Staff crunch, transparency issues and outdated trial methods plague monitoring activity
bring about transparency, digitalisation of clinical trials has been
recommended by the government task force (Credit: Taki Steve/Flickr)
A latest government report shows that India suffers from poor
monitoring quality when it comes to drug inspection due to the lack of
The Central Drugs Standard Control Organization (CDSCO), which
regulates the import of medicines in the country and gives approval to
new drugs and clinical trials, has only 340 sanctioned posts.
This is compared to the 13,000 sanctioned posts comprising technical
as well as administrative staff of the US Food and Drug Administration
(USFDA). The CDSCO also conducts meetings of the Drugs Consultative
Committee (DCC) and the Drugs Technical Advisory Board (DTAB).
The irony is that of these 340 posts, only a few have been filled up
so far, reveals a task force report released on Monday. It was set up to
give suggestions on the future growth of the Indian pharmaceutical
industry. The task force was constituted by the Ministry of Chemicals
and Fertilizers, Government of India, in 2014.
More drug inspectors needed
The number of foot soldiers is very few, according to the report.
India needs at least 3,200 drug inspectors, but has only 1,349
sanctioned posts at present. Of this, 500 posts are lying vacant.
The report says that drug inspectors should be recruited for
effective monitoring of various drug manufacturing units and
distribution outlets. There should be one drug inspector each to look
after 50 such units and monitor distribution outlets. There are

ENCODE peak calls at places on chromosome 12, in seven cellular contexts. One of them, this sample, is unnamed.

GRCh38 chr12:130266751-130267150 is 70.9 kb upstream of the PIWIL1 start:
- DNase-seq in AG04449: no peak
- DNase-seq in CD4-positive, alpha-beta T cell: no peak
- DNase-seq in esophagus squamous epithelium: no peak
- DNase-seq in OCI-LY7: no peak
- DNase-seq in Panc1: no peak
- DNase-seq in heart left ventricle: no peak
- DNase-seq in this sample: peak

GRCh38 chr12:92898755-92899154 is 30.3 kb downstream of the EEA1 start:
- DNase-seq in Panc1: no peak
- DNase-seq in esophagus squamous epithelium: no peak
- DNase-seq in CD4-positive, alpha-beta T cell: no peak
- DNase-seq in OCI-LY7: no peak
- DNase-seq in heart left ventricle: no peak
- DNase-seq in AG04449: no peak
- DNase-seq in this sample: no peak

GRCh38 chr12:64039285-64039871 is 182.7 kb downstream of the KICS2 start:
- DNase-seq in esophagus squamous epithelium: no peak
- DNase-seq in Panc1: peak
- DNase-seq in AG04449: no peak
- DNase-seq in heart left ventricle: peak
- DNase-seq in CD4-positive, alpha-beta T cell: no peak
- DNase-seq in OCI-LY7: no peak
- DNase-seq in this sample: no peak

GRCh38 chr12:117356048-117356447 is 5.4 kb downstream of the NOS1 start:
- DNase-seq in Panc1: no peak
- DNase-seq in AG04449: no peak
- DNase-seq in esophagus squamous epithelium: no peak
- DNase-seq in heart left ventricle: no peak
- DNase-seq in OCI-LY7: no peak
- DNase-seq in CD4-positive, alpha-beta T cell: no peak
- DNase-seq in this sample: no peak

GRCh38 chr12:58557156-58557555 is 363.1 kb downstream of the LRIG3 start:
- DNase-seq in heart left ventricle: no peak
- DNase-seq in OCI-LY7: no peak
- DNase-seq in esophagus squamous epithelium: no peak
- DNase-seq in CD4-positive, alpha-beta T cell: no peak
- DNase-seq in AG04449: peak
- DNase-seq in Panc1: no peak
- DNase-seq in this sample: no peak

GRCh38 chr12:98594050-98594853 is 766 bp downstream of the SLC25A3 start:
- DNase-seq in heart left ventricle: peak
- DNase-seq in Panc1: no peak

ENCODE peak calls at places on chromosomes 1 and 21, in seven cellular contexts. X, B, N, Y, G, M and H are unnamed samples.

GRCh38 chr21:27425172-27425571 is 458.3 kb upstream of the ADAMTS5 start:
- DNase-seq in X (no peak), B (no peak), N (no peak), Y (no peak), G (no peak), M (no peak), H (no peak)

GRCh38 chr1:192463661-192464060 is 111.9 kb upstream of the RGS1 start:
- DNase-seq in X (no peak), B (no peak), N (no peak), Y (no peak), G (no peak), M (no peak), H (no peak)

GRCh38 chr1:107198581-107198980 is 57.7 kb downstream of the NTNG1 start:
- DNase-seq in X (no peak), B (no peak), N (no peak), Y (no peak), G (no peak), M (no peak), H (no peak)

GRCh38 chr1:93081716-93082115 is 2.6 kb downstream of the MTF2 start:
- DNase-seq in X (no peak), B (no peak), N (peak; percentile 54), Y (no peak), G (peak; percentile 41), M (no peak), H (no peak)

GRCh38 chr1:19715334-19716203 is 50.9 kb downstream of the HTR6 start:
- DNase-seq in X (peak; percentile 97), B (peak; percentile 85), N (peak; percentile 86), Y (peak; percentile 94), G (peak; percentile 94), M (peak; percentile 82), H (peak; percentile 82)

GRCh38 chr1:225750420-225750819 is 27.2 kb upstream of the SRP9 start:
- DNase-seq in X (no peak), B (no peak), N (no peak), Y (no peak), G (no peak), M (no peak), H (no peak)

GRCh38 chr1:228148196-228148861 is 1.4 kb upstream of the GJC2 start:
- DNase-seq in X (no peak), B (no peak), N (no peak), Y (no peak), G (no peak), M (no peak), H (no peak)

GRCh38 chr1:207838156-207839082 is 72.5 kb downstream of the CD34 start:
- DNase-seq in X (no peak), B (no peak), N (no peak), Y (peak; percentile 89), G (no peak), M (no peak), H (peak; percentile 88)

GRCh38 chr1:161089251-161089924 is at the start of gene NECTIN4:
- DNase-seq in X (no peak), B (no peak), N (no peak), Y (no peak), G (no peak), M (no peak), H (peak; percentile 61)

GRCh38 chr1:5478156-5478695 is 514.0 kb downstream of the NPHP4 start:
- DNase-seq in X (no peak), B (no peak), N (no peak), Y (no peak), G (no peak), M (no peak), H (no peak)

approximately 600,000 drug retail sales outlets and around 10,500 drug
manufacturing units across the country.
Transparency, drug pricing
As far as transparency in clinical trials is concerned, the task
force has recommended the digitalisation of clinical trials. The report
says trials, licensing and quality control need to be computerised and
made available online to expedite the process.
Besides, the ministry also favours the creation of a single window
medicine monitoring IT system to link the headquarters, respective state
offices and government hospitals for smooth communication.
The task force report also gives suggestions on effective price
control. It says that there is a need to review the implementation of
Drug Price Control Order (DPCO), 2013 to resolve the problems of
implementation. This is a notification-cum-order which empowers the
National Pharmaceutical Pricing Authority (NPPA) to regulate the prices
of essential drugs. The DPCO suggests that the government should
implement price control mechanisms through a consultative approach.
The report has been prepared after consulting private players and the
issue of accessibility of drugs to the masses has been largely
overlooked, the ministry says. Industries have challenged all efforts to
minimise the prices of essential medicines.
The civil society has also raised the issue, claiming that the
existing mechanism does not make essential drugs accessible to the poor
and that drug manufacturing companies are still making huge profits on
While releasing the report, Union Minister of Chemicals and
Fertilizers Ananth Kumar said that the government wanted to encourage a
robust pharmaceutical industry in the country that is standardised,
innovative and competitive.
Setting up the task force was one of the major initiatives of the
Centre, he added. According to the minister, the government is keen on
the early implementation of the recommendations of the task force and it
would come out with an action-taken report based on these
recommendations in 100 days.
Secretary of the Department of Pharmaceuticals V K Subburaj said
exports by Indian pharmaceutical companies was a successful venture.
However, regulations in this sector, are weak and it is affecting
further growth, he added.